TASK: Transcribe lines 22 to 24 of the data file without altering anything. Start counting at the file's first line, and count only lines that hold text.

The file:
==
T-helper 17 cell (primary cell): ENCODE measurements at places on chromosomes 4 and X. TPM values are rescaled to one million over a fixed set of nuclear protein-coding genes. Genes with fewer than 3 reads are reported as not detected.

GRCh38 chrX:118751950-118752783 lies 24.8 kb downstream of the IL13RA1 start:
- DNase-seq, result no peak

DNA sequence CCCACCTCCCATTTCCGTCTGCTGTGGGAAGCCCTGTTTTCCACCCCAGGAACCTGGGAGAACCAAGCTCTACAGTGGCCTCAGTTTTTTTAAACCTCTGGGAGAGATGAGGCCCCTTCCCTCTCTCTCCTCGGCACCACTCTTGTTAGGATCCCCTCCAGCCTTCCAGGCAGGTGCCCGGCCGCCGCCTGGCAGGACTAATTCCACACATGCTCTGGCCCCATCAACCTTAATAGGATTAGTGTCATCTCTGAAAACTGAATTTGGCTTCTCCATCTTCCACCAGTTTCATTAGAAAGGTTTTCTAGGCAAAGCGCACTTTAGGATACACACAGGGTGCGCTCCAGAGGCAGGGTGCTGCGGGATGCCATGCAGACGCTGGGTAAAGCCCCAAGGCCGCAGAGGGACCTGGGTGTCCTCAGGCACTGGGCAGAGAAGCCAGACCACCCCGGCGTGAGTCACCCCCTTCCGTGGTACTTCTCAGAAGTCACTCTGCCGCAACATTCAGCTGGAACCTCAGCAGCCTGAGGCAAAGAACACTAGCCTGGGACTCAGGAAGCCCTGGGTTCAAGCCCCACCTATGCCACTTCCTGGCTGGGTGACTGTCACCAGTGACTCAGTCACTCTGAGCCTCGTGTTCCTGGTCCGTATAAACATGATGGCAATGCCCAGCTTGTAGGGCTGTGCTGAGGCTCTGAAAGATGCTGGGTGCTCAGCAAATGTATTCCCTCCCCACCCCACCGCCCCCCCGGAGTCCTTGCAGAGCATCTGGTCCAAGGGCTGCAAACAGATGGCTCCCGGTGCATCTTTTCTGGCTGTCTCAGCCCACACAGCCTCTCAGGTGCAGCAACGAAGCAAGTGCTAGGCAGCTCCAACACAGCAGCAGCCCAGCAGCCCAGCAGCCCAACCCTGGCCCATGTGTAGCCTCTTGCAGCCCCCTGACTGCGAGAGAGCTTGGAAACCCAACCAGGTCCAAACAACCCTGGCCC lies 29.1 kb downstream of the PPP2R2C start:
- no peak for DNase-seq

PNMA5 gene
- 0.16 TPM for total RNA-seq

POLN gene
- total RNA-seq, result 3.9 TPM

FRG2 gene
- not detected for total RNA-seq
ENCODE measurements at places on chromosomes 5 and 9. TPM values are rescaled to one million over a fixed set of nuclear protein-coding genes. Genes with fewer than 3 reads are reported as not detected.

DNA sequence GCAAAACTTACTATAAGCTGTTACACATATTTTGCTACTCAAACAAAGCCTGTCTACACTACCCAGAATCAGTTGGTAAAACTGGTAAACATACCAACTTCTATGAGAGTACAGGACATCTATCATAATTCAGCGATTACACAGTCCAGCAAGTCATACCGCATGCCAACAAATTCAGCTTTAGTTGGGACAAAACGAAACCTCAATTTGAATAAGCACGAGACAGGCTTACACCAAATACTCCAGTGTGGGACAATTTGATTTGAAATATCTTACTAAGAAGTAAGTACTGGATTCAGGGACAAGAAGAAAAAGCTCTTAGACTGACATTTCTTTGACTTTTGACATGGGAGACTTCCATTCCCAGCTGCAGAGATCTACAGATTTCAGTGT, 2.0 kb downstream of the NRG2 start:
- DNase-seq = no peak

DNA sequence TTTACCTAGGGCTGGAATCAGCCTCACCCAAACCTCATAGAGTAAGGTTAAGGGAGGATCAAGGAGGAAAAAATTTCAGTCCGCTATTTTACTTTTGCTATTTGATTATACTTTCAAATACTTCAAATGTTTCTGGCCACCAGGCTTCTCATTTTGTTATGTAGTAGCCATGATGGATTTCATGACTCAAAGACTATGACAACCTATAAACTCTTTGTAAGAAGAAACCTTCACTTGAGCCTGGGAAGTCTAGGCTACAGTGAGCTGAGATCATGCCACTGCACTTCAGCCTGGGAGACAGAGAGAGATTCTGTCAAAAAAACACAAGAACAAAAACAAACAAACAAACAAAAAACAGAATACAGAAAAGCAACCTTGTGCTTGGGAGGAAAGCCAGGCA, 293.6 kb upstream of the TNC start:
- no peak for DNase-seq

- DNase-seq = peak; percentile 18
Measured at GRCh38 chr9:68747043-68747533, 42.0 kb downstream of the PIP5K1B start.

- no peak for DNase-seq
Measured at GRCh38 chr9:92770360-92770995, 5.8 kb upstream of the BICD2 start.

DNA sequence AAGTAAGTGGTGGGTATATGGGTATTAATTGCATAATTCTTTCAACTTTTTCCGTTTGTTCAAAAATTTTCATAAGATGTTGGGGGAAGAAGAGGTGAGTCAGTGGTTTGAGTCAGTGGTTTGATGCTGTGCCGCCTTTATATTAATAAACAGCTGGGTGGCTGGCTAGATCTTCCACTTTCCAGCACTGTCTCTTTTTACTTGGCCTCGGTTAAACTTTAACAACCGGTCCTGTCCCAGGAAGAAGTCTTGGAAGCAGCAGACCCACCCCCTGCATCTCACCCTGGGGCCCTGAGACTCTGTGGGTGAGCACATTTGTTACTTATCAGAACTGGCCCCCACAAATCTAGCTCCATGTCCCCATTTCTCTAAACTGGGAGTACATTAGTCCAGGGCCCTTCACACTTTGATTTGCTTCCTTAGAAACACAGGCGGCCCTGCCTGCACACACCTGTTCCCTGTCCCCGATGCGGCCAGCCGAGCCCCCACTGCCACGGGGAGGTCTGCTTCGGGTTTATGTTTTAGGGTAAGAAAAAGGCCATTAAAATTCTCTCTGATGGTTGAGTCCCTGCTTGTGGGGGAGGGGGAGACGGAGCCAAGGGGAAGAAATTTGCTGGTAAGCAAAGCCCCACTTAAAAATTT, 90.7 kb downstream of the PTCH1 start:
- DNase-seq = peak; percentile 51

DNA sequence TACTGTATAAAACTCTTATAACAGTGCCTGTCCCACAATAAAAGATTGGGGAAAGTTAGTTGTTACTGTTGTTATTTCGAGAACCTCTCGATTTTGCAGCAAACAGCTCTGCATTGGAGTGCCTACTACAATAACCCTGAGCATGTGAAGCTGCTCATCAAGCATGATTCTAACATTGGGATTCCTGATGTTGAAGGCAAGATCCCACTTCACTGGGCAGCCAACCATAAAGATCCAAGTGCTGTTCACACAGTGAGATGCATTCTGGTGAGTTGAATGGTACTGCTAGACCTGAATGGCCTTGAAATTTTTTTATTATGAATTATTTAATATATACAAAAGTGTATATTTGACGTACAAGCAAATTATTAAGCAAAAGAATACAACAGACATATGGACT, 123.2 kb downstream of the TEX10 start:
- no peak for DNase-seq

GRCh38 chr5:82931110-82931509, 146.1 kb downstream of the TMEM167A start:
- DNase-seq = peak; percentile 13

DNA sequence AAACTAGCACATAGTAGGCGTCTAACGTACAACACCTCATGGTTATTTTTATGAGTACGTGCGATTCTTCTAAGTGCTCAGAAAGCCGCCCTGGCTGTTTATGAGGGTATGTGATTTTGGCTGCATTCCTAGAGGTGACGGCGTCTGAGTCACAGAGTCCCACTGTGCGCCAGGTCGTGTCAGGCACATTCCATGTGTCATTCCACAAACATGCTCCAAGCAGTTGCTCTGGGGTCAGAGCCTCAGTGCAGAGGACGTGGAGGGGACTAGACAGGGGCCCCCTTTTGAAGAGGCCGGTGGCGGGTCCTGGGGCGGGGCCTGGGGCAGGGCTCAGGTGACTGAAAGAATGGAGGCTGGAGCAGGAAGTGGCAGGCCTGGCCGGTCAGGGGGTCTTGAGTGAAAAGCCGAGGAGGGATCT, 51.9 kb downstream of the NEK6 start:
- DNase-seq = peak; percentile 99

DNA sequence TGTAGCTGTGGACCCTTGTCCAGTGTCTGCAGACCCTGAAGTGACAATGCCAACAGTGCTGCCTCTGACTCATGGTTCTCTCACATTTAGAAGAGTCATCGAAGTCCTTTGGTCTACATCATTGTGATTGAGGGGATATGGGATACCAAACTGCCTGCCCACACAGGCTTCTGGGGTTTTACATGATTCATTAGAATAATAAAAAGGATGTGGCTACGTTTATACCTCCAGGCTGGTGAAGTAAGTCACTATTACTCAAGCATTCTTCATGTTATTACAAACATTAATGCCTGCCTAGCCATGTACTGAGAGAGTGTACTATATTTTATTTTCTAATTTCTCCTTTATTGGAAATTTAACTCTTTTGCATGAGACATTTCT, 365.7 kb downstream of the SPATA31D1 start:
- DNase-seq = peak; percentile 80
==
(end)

- DNase-seq = peak; percentile 51

DNA sequence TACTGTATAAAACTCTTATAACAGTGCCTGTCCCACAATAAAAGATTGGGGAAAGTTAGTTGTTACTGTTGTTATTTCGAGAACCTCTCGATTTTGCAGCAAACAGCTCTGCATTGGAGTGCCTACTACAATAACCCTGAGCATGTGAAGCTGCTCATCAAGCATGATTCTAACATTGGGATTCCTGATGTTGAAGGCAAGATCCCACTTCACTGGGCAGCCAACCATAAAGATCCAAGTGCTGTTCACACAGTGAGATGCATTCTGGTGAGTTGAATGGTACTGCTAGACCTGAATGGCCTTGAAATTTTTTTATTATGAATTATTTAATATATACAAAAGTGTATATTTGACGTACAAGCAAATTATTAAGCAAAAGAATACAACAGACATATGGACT, 123.2 kb downstream of the TEX10 start:
- no peak for DNase-seq